Sahu MC, Dubey D, Rath S, Debata NK, Padhy RN (2012) Multidrug resistance of Pseudomonas aeruginosa as known from surveillance of nosocomial and community infections in an Indian teaching hospital. J Publ Health 20(4):413–423CrossRefGoogle Scholar
  16. 16.
    Bauer AM, Kirby WMM, Sherris JC, Turck M (1966) Antibiotic susceptibility testing by a standardized single disk method. Am J Clin Pathol 45:493–496CrossRefPubMedGoogle Scholar
  17. 17.
    Wayne PA (2002) National committee for clinical laboratory standards. Perform Stand Antimicrobial Disc Suscept Test 12:01–53Google Scholar
  18. 18.
    Gherardi M, Mangin B, Goffinet B, Bonnet D, Huguet T (1998) A method to measure genetic distance between allogamous populations of alfalfa (Medicago sativa) using RAPD molecular markers. Theor Appl Genet 96(3–4):406–412CrossRefPubMedGoogle Scholar
  19. 19.
    Real R, Vargas JM (1996) The probabilistic basis of Jaccard’s index of similarity. Syst Biol 45(3):380–385CrossRefGoogle Scholar
  20. 20.
    Kumar S, Tamura K, Nei M (1994) MEGA molecular evolutionary genetics analysis software for microcomputers. Bioinformatics 10(2):189–191CrossRefGoogle Scholar
  21. 21.
    Mantel N (1967) The detection of disease clustering and a generalized regression approach. Cancer Res 27(2 Part 1):209–220PubMedGoogle Scholar
  22. 22.
    Rohlf FJ (1997) NTSYS-pc version 2.0. Exeter Software, Applied Biostatistics IncorporatedGoogle Scholar
  23. 23.
    Prevost A, Wilkinson MJ (1999) A new system of comparing PCR primers applied to ISSR fingerprinting of potato cultivars. Theor Appl Genet 98(1):107–112CrossRefGoogle Scholar
  24. 24.
    Smith JS, Chin EC, Shu H, Smith OS, Wall SJ, Senior ML, Mitchell SE, Kresovich S, Ziegle J (1997) An evaluation of the utility of SSR loci as molecular markers in maize (Zea mays L.): comparisons with data from RFLPs and pedigree. Theor Appl Genet 95(1–2):163–173CrossRefGoogle Scholar
  25. 25.
    Ghislain M, Zhang D, Fajardo D, Huamán Z, Hijmans RJ (1999) Marker-assisted sampling of the cultivated Andean potato Solanum phureja collection using RAPD markers. Genet Resour Crop Evol 46(6):547–555CrossRefGoogle Scholar
  26. 26.
    Tenover FC, Arbeit RD, Goering RV, Mickelsen PA, Murray BE, Persing DH, Swaminathan B (2008) Interpreting chromosomal Mohammad Taheri Z, et al. 39. Tanaffos 7(1):32–39Google Scholar
  27. 27.
    Speijer H, Savelkoul PH, Bonten MJ, Stobberingh EE, Tjhie JH (1999) Application of different genotyping methods for Pseudomonas aeruginosa in a setting of endemicity in an intensive care unit. J Clin Microbiol 37(11):3654–3661PubMedPubMedCentralGoogle Scholar
  28. 28.
    Anthony M, Rose B, Pegler MB, Elkins M, Service H, Thamotharampillai K (2002) Genetic analysis of Pseudomonas aeruginosa isolates from the sputa of Australian adult cystic fibrosis patients. J Clin Microbiol 40(8):2772–2778CrossRefPubMedPubMedCentralGoogle Scholar
  29. 29.
    BAILEY & SCPTT’S. Diagnostic microbiology, 10th ed. MosbyGoogle Scholar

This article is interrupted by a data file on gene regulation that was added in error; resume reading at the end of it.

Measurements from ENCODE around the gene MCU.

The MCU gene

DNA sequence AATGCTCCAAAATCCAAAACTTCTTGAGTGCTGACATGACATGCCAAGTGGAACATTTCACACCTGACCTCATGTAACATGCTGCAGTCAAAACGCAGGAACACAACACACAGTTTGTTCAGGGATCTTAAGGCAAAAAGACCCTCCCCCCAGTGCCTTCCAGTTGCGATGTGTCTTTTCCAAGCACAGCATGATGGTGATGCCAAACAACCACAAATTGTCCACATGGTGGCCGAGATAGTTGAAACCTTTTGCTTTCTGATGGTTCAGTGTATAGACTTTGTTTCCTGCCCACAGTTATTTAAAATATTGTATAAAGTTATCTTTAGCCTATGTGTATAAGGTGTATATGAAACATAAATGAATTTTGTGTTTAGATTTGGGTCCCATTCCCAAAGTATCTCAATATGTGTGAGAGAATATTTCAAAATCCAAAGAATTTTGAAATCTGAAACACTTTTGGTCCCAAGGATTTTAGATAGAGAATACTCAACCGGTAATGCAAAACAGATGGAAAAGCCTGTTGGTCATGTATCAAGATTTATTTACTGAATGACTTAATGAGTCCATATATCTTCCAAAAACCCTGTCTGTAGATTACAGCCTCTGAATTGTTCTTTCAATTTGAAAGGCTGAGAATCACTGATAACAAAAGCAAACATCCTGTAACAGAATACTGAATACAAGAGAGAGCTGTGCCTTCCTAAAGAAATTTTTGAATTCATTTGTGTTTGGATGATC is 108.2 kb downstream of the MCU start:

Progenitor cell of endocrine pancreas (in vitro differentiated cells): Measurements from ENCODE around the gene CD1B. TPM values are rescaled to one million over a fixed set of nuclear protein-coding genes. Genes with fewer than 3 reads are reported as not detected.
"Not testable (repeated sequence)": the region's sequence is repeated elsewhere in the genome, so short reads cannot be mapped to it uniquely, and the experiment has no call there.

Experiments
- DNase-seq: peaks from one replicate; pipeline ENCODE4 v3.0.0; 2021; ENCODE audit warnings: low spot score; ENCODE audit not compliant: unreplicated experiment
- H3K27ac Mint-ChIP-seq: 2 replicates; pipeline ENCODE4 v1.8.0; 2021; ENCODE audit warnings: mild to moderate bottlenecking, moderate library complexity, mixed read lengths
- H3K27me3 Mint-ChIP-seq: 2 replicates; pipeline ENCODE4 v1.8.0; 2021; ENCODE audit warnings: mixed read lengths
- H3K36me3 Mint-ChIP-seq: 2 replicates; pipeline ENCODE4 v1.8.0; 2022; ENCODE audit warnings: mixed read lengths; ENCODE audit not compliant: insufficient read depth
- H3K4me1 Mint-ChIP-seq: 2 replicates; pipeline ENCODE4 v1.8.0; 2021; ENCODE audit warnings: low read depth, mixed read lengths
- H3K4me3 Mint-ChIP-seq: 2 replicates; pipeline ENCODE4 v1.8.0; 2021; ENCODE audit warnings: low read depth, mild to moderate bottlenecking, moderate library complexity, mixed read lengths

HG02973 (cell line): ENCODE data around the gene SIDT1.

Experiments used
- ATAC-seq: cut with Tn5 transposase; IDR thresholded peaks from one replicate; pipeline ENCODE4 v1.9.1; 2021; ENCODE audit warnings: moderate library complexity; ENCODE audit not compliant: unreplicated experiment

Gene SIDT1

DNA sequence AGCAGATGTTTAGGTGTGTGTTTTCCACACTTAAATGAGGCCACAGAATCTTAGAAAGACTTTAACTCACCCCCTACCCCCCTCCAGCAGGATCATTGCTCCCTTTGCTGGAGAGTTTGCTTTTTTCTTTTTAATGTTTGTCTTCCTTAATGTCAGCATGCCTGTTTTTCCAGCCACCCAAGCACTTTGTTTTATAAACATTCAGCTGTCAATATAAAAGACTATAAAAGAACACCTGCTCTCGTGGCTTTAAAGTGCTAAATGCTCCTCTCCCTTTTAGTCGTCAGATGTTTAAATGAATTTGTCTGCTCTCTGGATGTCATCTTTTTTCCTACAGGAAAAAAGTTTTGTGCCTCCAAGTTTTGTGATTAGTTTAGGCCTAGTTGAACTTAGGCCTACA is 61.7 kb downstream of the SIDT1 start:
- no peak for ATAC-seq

30. 30.
    Loureiro MM, de Moraes BA, Mendonca VL, Quadra MR, Pinheiro GS, Asensi MD (2002) Pseudomonas aeruginosa: study of antibiotic resistance and molecular typing in hospital infection cases in a neonatal intensive care unit from Rio de Janeiro City, Brazil. Mem Inst Oswaldo Cruz 97(3):387–394CrossRefPubMedGoogle Scholar
  31. 31.
    Renders N, Römling Y, Verbrugh H, van Belkum A (1996) Comparative typing of Pseudomonas aeruginosa by random amplification of polymorphic DNA or pulsed-field gel electrophoresis of DNA macrorestriction fragments. J Clin Microbiol 34(12):3190–3195PubMedPubMedCentralGoogle Scholar
  32. 32.
    Campbell M, Mahenthiralingam E, Speert DP (2000) Evaluation of random amplified polymorphic DNA typing of Pseudomonas aeruginosa. J Clin Microbiol 38(12):4614–4615PubMedPubMedCentralGoogle Scholar
  33. 33.
    Pujana I, Gallego L, Martín G, López F, Canduela J, Cisterna R (1999) Epidemiological analysis of sequential Pseudomonas aeruginosa isolates from chronic bronchiectasis patients without cystic fibrosis. J Clin Microbiol 37(6):2071–2073PubMedPubMedCentralGoogle Scholar
  34. 34.
    Sader HS (2000) Antimicrobial resistance in Brazil: comparison of results from two multicenter studies. Braz J Infect Dis 4(2):91–99PubMedGoogle Scholar
  35. 35.
    Stewart RM, Wiehlmann L, Ashelford KE, Preston SJ, Frimmersdorf E, Campbell BJ, Neal TJ, Hall N, Tuft S, Kaye SB, Winstanley C (2011) Genetic characterization indicates that a specific subpopulation of Pseudomonas aeruginosa is associated with keratitis infections. J Clin Microbiol 49(3):993–1003CrossRefPubMedPubMedCentralGoogle Scholar

Copyright information

© Association of Otolaryngologists of India 2018

Authors and Affiliations

  • Mahesh Chandra Sahu
    • 1
  • Santosh Kumar Swain
    • 2
  • Subrat Kumar Kar
    • 3
  1. 1.Directorate of Medical Research, IMS and SUM HospitalSiksha ‘O’ Anusandhan (Deemed to be University)BhubaneswarIndia
  2. 2.Department of Otorhinolaryngology, IMS and SUM HospitalSiksha ‘O’ Anusandhan (Deemed to be University)BhubaneswarIndia
  3. 3.Department of Microbiology, IMS and SUM HospitalSiksha ‘O’ Anusandhan (Deemed to be University)BhubaneswarIndia

Personalised recommendations